A fight took place near Suffolk, Virginia, between a force of rebels and a portion of the Second Virginia colored regiment, commanded by Colonel Cole, resulting in a loss of twenty-five rebels, and twenty killed, wounded, and missing of the Nationals.1
Forty of the Thirtieth Pennsylvania cavalry were captured by guerrillas about a mile and a half from Bristoe Station, Virginia. They were surrounded and compelled to surrender. Several of them afterward escaped.
The steamer Hillman was attacked by a gang of guerrillas, stationed on the Missouri shore opposite Island No.18 in the Mississippi River, and several persons were killed and wounded.
President Lincoln this afternoon formally presented to Major-General Grant his commission as Lieutenant-General. The ceremony took place in the Cabinet chamber in the presence of many distinguished personages. General Grant having entered the room, the President rose and addressed him thus: “General Grant: The nation's appreciation of what you have done, and its reliance upon you for what there remains to do in the existing great struggle, are now presented with this commission constituting you Lieutenant-General in the army of the United States. With this high honor devolves upon you also a corresponding responsibility. As the country herein trusts you, so, under God, it will sustain you. I scarcely need to add that with what I have spoken for the nation, goes my own hearty personal concurrence.” To which General Grant replied as follows: “Mr. President: I accept this commission with gratitude for the high honor conferred. With the aid of the noble armies that have fought on so many fields for our common country, it will be my earnest endeavor not to disappoint your expectations. I feel the full weight of the responsibilities now devolving on me, and I know that if they are met, it will be due to those armies, and, above all, to the favor of that Providence which leads both nations and men.” The President then introduced the General to all the members of the Cabinet, after which the company were seated and about half an hour was spent in conversation.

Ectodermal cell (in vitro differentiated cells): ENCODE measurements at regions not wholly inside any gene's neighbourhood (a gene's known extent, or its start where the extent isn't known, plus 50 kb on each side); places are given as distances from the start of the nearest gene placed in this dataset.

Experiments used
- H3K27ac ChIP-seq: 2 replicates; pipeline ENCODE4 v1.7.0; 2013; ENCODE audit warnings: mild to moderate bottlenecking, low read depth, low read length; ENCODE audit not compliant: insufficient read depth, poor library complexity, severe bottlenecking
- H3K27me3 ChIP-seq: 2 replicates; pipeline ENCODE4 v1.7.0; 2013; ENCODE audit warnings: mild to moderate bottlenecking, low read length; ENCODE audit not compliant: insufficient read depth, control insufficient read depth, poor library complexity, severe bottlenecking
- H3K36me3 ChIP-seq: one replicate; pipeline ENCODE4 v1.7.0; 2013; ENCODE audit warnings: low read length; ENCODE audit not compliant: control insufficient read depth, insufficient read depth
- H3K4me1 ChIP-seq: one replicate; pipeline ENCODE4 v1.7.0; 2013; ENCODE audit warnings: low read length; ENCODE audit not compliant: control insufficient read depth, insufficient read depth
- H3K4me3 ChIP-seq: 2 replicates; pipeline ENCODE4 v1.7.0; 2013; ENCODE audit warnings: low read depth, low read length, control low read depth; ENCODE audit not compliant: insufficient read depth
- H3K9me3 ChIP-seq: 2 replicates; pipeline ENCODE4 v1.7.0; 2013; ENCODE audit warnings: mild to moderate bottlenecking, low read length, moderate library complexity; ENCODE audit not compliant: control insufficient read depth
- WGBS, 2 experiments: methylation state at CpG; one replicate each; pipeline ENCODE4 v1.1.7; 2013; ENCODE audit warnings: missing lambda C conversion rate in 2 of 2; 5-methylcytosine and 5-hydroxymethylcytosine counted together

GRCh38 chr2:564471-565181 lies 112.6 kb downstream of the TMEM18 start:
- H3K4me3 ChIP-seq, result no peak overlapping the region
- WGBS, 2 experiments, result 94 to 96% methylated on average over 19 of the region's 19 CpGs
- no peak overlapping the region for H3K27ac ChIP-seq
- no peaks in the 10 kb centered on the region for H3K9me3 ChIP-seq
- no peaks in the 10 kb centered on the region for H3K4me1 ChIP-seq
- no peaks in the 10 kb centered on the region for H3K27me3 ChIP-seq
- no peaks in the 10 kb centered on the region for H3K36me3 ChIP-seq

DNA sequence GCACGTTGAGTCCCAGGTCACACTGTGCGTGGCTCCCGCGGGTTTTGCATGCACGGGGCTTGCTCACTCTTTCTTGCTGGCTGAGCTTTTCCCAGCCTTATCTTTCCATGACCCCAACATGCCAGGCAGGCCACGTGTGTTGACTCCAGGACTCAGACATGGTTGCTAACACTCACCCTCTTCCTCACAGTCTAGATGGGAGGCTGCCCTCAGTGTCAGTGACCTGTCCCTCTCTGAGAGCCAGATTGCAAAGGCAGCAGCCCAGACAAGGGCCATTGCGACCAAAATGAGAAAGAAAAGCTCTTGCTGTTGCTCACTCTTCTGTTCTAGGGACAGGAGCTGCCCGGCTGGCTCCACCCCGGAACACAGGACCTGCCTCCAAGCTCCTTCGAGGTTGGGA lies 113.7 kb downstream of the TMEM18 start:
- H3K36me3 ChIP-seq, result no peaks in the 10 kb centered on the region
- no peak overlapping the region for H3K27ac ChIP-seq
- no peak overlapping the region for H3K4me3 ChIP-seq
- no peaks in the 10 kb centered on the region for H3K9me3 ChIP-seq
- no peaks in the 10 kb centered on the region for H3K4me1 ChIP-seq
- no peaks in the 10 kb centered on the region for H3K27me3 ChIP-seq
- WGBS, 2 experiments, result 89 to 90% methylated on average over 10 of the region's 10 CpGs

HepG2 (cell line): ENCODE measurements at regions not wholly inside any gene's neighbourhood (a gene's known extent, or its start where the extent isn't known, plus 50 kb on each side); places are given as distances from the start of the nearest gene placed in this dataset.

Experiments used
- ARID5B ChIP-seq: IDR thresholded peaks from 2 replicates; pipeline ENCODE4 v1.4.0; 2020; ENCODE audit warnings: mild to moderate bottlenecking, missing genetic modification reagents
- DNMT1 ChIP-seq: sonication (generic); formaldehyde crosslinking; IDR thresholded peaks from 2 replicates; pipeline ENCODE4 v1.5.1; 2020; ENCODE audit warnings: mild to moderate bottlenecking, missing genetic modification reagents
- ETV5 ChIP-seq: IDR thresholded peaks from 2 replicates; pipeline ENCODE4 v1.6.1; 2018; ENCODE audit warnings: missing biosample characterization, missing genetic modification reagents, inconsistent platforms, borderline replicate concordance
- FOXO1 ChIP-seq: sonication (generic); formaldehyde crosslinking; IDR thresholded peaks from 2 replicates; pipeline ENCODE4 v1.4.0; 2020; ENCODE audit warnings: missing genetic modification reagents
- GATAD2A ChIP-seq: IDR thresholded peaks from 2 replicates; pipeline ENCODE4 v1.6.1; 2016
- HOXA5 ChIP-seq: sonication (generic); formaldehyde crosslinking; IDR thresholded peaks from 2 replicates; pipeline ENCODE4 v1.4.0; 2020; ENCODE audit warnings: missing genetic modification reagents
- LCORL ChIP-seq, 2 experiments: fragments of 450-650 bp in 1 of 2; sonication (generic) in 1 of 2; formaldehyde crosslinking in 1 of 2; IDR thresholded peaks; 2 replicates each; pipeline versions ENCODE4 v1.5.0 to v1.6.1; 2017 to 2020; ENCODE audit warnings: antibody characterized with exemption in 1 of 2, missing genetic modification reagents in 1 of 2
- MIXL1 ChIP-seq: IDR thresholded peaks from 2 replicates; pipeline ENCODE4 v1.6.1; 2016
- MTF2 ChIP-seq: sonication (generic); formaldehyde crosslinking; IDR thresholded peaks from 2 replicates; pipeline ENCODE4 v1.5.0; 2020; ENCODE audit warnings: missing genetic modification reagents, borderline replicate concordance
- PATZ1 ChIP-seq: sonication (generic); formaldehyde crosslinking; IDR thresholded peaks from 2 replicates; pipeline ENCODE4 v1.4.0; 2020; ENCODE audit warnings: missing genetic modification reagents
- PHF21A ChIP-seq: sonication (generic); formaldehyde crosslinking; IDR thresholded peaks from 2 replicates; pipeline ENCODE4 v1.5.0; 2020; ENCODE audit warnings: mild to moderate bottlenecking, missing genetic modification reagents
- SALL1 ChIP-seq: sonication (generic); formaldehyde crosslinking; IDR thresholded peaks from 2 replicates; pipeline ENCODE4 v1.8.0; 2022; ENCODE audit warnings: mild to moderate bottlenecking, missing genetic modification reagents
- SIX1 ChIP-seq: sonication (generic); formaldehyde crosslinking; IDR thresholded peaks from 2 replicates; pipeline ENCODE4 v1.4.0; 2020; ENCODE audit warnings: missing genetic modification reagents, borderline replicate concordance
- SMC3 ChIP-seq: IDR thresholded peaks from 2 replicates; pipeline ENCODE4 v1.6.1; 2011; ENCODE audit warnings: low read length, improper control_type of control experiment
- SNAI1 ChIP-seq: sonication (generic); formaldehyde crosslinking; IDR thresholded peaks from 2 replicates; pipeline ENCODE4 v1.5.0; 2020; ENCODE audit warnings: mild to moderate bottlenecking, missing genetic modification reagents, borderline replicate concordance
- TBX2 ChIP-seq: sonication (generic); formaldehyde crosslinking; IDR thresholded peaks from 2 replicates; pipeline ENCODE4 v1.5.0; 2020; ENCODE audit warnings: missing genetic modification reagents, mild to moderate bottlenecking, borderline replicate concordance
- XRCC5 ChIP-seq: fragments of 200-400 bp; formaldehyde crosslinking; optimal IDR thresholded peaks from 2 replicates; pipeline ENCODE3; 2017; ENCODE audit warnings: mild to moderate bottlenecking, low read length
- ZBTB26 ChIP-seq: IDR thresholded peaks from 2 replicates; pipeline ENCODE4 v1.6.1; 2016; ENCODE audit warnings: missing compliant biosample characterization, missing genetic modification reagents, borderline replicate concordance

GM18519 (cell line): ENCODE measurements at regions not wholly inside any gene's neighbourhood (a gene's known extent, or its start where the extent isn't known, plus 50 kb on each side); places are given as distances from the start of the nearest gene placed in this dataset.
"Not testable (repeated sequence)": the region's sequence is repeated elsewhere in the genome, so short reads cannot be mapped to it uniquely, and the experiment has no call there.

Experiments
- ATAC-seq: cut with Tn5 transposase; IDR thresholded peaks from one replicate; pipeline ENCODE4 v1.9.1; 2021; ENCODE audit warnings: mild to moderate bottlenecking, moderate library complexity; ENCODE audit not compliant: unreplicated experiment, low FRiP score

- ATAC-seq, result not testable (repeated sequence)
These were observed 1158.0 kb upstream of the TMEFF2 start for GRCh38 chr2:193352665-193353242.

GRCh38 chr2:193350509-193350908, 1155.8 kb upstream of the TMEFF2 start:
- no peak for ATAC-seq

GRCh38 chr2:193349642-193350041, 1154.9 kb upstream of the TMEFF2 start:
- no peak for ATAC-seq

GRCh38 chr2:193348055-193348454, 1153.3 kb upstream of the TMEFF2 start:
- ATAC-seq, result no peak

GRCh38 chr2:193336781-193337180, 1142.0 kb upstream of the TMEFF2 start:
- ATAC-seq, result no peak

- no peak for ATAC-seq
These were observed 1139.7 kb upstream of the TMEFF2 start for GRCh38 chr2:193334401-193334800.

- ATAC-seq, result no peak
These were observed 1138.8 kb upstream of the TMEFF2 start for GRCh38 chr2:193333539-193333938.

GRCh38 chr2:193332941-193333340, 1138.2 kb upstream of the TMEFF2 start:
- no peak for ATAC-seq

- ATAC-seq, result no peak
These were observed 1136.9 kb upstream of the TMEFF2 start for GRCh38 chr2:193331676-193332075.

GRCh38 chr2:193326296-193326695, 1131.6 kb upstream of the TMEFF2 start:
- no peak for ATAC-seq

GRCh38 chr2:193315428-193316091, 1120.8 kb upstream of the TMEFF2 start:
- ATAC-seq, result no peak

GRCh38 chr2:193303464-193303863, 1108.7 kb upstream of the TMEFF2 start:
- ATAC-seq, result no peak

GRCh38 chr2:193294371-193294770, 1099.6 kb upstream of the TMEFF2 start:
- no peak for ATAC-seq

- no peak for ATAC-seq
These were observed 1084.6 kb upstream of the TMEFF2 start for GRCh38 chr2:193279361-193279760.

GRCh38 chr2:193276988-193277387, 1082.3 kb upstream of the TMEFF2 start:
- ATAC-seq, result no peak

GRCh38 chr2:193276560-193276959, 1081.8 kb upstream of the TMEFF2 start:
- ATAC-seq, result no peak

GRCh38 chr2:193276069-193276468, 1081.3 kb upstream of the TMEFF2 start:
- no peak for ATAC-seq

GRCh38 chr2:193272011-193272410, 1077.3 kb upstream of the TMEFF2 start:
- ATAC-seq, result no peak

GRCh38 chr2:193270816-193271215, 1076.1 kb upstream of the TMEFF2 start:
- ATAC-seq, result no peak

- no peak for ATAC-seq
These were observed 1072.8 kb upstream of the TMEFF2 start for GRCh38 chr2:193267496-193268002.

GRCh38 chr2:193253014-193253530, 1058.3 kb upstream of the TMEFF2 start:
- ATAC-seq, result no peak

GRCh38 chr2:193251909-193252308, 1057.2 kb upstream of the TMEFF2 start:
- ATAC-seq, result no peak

Major-General Peck, in general orders, issued the following from his headquarters at Newbern, N. C.:
The moment when we are threatened with an advance by the enemy, is the proper time to remind the gallant officers and soldiers of this command of the results of the recent operations in North-Carolina. Besides the repulse of General Pickett's army at Newbern, the following have been captured: Six officers, two hundred and eighty-one prisoners and dangerous rebels, five hundred contrabands, two hundred and fifty arms and accoutrements, one hundred and thirty-eight horses and mules, eleven bales of cotton, one piece of artillery, caisson complete, one flag, many saddles, harnesses, and wagons. Much property of the rebel government has been destroyed from inability to remove it, as appears by a partial list: Two hundred and fifty thousand pounds of pork, eighty barrels of lard, seventy-five barrels of meat, twenty thousand bushels of corn, thirty-two barrels of beef, five hogsheads of sugar, five thousand empty sacks, one corn-mill, ten wagons, one ton of tobacco, eighteen mules, two ware-houses of salt, and two extensive salt manufactories. Thousands of deserters have entered the lines, and resumed their allegiance to the Federal  Union with joy and gladness. These valuable services will be appreciated by the Government and the people, and this brief allusion to them should stimulate all to renewed energy in the final campaign against the revolutionists.